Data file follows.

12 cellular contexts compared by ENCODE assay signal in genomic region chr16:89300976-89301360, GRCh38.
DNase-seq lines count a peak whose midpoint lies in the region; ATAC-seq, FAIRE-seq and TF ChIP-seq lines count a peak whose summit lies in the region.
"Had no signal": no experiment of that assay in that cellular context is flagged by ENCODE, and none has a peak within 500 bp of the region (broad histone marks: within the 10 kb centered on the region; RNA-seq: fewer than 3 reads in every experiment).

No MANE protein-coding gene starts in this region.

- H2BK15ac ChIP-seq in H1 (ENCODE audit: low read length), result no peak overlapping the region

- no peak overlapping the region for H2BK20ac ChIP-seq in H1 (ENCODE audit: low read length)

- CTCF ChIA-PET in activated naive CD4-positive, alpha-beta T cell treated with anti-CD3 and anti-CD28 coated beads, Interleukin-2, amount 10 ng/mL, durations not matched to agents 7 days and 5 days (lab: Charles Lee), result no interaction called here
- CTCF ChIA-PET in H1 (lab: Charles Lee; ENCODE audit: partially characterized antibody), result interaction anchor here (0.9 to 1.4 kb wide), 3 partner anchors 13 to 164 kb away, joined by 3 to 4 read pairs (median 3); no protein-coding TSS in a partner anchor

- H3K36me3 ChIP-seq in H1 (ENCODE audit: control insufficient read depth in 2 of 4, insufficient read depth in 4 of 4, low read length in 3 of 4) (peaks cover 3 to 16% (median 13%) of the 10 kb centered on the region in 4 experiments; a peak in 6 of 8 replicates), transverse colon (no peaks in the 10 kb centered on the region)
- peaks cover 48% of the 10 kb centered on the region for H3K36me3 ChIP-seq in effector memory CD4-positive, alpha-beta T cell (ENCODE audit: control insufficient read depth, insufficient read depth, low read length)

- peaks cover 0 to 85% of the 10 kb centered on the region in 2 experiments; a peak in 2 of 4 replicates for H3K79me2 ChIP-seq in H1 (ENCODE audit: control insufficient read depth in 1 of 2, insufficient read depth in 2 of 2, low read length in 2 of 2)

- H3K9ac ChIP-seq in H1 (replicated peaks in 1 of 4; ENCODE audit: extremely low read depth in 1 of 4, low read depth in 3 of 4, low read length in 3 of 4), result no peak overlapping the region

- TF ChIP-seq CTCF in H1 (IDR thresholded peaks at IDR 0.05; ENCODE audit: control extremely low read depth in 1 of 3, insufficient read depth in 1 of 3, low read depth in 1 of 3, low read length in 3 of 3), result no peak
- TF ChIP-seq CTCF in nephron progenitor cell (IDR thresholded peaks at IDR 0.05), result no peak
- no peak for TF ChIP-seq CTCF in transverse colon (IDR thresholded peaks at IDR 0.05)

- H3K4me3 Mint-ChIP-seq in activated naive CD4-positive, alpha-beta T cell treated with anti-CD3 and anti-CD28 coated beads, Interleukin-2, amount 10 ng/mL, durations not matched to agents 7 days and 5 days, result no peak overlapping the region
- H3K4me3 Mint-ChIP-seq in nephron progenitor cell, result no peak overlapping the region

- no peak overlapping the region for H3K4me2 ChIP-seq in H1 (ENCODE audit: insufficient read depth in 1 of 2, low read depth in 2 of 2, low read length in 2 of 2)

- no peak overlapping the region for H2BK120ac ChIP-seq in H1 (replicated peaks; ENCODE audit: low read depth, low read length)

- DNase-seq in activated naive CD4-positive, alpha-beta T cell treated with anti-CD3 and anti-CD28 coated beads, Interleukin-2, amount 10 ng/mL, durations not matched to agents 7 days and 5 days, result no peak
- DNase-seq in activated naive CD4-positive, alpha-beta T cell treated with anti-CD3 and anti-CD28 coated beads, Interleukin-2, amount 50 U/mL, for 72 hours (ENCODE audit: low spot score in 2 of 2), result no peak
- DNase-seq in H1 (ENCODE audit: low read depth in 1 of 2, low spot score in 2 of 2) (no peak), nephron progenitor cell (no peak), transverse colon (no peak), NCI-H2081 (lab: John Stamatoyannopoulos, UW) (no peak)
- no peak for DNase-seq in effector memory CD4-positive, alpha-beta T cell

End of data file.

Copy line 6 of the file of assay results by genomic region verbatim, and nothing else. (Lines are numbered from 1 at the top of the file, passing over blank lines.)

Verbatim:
- no peak overlapping the region for H2BK20ac ChIP-seq in H1 (ENCODE audit: low read length)